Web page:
Biomechanics of the jaw apparatus of the gigantic Eocene bird Diatryma: implications for diet and mode of life

@article{Witmer1991BiomechanicsOT,
  title={Biomechanics of the jaw apparatus of the gigantic Eocene bird Diatryma: implications for diet and mode of life},
  author={Lawrence M. Witmer and Kenneth D. Rose},
  journal={Paleobiology},
  year={1991},
  volume={17},
  pages={95-120}
}
Discovery of several new specimens of the gigantic Eocene ground bird Diatryma gigantea from the Willwood Formation of northwestern Wyoming, has prompted an analysis of its feeding apparatus and an assessment of the mode of life of this unusual bird. Diatryma exhibits many of the features predicted by biomechanical models to occur in animals delivering large dorsoventral bite forces. Similarly, the mandible of Diatryma, which was modeled as a curved beam, appears well equipped to withstand such… 
Jaw biomechanics in the South American aetosaur Neoaetosauroides engaeus
TLDR
The function of the jaw apparatus and the possible dietary habits of the aetosaur Neoaetosauroides engaeus from the Triassic of South America were analyzed in comparison with Northern Hemisphere aetosaurs and the living short-snouted crocodile Alligator mississippiensis.
Jaw Mechanics and Evolutionary Paleoecology of Megaherbivorous Dinosaurs from the Dinosaur Park Formation (Upper Campanian) of Alberta, Canada
TLDR
There is tentative evidence to suggest that nodosaurids had more powerful bites than ankylosaurs, but the overall mechanical diversity among megaherbivores from the Dinosaur Park Formation is low, suggesting that differential jaw mechanics could have played only a subsidiary role in niche partitioning.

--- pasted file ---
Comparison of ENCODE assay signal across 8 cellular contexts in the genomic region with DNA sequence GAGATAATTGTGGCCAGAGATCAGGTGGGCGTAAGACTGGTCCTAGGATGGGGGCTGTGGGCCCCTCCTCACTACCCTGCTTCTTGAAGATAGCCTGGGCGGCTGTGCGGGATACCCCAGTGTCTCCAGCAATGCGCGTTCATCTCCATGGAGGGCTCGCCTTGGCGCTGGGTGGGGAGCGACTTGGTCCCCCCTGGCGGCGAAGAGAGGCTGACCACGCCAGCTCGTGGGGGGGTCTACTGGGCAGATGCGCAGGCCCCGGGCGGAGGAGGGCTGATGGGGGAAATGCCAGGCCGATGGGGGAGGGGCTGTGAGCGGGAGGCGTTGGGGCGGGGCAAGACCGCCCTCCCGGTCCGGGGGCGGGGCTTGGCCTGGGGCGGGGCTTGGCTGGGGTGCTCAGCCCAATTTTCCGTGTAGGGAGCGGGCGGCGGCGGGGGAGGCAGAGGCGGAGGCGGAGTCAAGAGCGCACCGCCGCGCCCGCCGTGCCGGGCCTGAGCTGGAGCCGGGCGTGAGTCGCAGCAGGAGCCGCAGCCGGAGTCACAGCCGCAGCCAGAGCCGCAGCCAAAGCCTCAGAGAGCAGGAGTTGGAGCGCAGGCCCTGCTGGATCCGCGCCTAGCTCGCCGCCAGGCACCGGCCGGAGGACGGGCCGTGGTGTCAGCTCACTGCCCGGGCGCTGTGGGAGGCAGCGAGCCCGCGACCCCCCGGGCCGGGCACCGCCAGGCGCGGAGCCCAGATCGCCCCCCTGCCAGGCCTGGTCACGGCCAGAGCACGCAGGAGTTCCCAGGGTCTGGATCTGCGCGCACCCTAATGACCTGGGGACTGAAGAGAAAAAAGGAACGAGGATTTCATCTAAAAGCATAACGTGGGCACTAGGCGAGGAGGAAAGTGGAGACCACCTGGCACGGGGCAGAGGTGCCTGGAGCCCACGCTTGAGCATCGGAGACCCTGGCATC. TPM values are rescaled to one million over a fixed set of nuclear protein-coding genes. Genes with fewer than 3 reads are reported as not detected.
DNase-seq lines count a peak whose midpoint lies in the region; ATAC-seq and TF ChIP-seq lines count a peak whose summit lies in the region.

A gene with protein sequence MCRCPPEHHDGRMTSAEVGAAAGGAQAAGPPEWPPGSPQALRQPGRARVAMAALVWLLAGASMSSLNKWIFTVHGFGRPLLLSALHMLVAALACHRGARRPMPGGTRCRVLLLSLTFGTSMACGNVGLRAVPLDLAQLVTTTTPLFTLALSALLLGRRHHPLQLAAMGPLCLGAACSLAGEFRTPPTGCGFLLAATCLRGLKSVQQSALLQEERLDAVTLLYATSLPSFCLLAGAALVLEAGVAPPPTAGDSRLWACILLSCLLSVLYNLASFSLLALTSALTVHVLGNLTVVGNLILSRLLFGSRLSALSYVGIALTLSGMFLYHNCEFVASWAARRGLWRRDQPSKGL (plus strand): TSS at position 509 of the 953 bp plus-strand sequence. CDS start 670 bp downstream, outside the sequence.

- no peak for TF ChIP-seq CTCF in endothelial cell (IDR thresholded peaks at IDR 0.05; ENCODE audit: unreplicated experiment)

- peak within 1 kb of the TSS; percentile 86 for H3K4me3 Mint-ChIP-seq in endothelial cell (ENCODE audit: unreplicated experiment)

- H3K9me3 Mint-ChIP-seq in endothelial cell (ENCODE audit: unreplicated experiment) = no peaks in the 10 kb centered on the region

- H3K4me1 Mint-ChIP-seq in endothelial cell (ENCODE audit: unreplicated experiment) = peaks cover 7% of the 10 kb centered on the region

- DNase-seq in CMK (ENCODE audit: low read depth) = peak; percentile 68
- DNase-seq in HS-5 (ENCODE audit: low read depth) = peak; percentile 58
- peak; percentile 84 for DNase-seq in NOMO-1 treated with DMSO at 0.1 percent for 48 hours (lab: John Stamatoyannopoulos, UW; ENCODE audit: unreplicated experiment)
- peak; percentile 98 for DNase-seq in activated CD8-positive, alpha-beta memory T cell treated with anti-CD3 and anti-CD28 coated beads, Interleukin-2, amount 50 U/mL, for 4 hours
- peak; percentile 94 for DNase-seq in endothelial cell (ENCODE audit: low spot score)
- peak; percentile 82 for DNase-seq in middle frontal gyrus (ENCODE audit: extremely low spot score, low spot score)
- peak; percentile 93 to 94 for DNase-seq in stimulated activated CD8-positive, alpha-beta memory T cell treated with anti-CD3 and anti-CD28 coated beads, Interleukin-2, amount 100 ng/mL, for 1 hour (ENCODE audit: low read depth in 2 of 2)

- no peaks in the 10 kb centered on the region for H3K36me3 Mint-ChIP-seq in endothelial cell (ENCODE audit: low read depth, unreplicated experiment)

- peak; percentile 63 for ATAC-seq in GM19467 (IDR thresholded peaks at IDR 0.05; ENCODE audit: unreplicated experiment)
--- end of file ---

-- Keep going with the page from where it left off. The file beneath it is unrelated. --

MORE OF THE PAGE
Postcranial Analysis of a Carnivoran-Like Archaic Ungulate: The Case of Arctocyon primaevus (Arctocyonidae, Mammalia) from the Late Paleocene of France
  • C. Argot
  • Environmental Science
    Journal of Mammalian Evolution
  • 2012
TLDR
Arctocyonidae, which evolved towards incipient saber-toothed canines combined with cheek teeth compatible with an omnivorous diet, and which show a postcranium that is morphologically more similar to carnivorans than to ungulates, represent a mosaic of features that is of particular interest in the evolution of mammals.
Skull Shape, Masticatory Apparatus, and Diet of Vassallia and Holmesina (Mammalia: Xenarthra: Pampatheriidae): When Anatomy Constrains Destiny
TLDR
The various skeletal and dental features analyzed suggest that the masticatory apparatus of the pampatheres was more powerful and efficient in transverse chewing than in dasypodids and that they were primarily grazers consuming mainly coarse vegetation.